(3) See (1)

    (4) It's exceedingly improbable there could be a million like us in the galaxy and none of them are advanced enough for interstellar travel. Many of them had 4 billion years on us. It's just inconceivable if you believe the galactic habitable zone started to exist when the mainstream theory says it did. Statistically the vast majority of that "million like us" are millions of years in advance of us.

    (5) The problem is, given an Earth-like planet and billions of years, the evidence points to life and evolution being pretty much inevitable. Life started on Earth as soon as conditions became suitable.

    (6) See (1)

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    1. The "principle" of mediocrity is a philosophy, not a physical law. It can certainly be wrong or misleading.

    2. What evidence? Please present it.

    3. See 1.

    4. "Inconceivable" is a failure of imagination, not a valid point and certainly not a supported statistic.

    5. Again, please show evidence.

    6. See 1.
    Last edited by Noclevername; 2019-Apr-25 at 05:10 PM.
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    My explanation is that there is no paradox. The reasons: Long term - I mean VERY long term - determination, organization, communication and dedication plus limited resources and time.

    It's easy enough to draw out a plan that says each colony takes t1 amount of time to build n1 new colony ships and then it takes t2 amount of time to reach the next destination. Isn't that nice! But who says your 20th generation grandkids will care anything about your galaxy domination plan? What links each instance of civilization together over decades-long and centuries-long communication distances? It's like saying, "We're sending all of you families on this 200-year journey. Call this number when you get there for more instructions." "This number" will be long disconnected in 200 years. And if you did get a response? 8 years delay minimum. You can't really stay in constant contact. But lets say you allowed that anyway. Who wants to take their orders from those Earthers?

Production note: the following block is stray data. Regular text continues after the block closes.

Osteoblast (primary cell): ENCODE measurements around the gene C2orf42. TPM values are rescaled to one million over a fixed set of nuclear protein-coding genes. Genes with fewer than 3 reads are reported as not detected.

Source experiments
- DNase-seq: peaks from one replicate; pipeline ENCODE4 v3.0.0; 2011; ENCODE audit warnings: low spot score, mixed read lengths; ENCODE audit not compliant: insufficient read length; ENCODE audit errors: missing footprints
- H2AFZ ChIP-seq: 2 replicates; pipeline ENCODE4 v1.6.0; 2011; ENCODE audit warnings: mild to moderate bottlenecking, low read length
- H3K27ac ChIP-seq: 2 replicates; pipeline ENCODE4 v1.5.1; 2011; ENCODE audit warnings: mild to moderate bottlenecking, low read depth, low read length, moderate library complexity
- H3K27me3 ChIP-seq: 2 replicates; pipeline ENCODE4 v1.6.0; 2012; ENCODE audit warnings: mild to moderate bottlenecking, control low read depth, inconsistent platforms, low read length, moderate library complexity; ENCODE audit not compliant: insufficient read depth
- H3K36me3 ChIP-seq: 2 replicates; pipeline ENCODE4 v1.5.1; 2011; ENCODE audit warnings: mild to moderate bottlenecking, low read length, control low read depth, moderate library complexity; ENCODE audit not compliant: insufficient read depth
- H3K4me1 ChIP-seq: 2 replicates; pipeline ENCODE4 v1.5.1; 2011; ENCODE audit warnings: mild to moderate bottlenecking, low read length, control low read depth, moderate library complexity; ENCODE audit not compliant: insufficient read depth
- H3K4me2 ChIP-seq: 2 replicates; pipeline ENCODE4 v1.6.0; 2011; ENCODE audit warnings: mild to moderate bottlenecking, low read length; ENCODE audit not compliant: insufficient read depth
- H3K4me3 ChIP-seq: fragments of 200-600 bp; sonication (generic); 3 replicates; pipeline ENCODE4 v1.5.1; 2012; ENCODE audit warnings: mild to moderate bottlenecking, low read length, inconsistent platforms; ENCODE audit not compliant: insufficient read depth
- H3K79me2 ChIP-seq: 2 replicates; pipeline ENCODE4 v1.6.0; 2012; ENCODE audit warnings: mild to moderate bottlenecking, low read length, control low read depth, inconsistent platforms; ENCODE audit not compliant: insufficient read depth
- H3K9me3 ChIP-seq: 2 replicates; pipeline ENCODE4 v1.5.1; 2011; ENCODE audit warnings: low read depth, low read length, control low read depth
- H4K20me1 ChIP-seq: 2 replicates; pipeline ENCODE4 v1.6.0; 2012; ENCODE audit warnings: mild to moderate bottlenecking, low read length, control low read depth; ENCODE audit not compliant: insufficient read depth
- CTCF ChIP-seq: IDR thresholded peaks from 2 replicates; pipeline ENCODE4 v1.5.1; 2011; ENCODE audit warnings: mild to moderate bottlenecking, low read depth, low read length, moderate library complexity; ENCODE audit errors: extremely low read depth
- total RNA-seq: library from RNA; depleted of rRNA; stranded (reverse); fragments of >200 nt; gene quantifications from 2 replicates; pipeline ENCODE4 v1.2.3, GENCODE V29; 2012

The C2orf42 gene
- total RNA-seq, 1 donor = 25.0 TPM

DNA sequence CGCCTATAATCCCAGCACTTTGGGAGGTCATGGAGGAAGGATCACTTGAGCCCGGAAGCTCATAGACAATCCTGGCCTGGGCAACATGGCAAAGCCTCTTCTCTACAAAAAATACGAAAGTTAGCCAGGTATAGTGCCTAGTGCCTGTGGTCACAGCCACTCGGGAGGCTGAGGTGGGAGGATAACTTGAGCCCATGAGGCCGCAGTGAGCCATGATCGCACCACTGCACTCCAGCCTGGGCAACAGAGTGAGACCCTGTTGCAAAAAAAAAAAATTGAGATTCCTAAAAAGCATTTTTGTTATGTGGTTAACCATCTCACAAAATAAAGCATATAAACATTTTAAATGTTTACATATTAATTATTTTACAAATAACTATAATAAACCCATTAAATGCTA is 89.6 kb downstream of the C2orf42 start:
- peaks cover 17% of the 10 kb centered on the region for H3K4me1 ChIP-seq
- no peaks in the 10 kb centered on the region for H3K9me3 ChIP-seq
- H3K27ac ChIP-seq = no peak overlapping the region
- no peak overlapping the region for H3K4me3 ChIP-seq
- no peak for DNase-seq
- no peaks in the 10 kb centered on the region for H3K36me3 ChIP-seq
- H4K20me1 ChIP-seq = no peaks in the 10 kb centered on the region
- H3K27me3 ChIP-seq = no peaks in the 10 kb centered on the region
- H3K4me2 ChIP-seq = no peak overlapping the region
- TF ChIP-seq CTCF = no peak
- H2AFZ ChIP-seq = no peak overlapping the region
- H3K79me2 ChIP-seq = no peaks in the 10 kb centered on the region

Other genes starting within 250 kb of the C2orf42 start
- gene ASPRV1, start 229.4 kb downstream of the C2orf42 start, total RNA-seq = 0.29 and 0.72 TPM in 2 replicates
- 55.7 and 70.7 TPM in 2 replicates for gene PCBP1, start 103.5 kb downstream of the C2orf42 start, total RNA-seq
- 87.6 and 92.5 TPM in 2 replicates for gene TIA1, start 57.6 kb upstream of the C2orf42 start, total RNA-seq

Now suppose you assume the ability to achieve 1% light speed. Great! But you really need to double that, because you'll probably want to slow down before you reach the target unless your goal is to just splash some bits of DNA around the next star. Your star ship has a major energy problem.

    Suppose one complete colony ship arrives on a planet. It's something like Mars or Venus. No life. Very unfriendly atmosphere. No food. No oil fields. No coal. No wood to burn. No smelters. No industry. No surface water. Nothing. You will have to build all that. Even if you already had the technology, you lack the very basic infrastructure. The colony would spend its first decades just fighting to stay alive. Terra-forming could take several millennia if not tens of millennia or never. It would almost certainly not be building star ships for another 10000 years. Why build star ships until you've fully utilized the resources where you already are?

    So there you are, 10,000 -100,000 years from now. You lost communication with home long, long ago and don't even know if they still exist. What's your plan? The original plan is a long-ago myth, and that's assuming everything went right. How's that galaxy domination coming along?
    Depending on whom you ask, everything is relative.

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    Quote Originally Posted by kzb View Post
    Well it certainly looks like it. But the question is why?
    The only explanation that seems reasonable at the moment is that technological intelligence is/could be extremely rare because it takes just the right conditions, time and sequence of events for it to develop. When you you look at us here on Earth and you piece together everything that had to be, happen and at the right time for us to develop into technological intelligence, its quite amazing.

    Maybe life is abundant throughout the universe, but we have an example here on Earth that, although life has been around for a couple of billion years or so only one species has developed with technological capabilities, us. Its quite plausible that even if we find life elsewhere technological life could be so rare it happens/ed only once.

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    Quote Originally Posted by cosmocrazy View Post
    The only explanation that seems reasonable at the moment is that technological intelligence is/could be extremely rare because it takes just the right conditions, time and sequence of events for it to develop. When you you look at us here on Earth and you piece together everything that had to be, happen and at the right time for us to develop into technological intelligence, its quite amazing.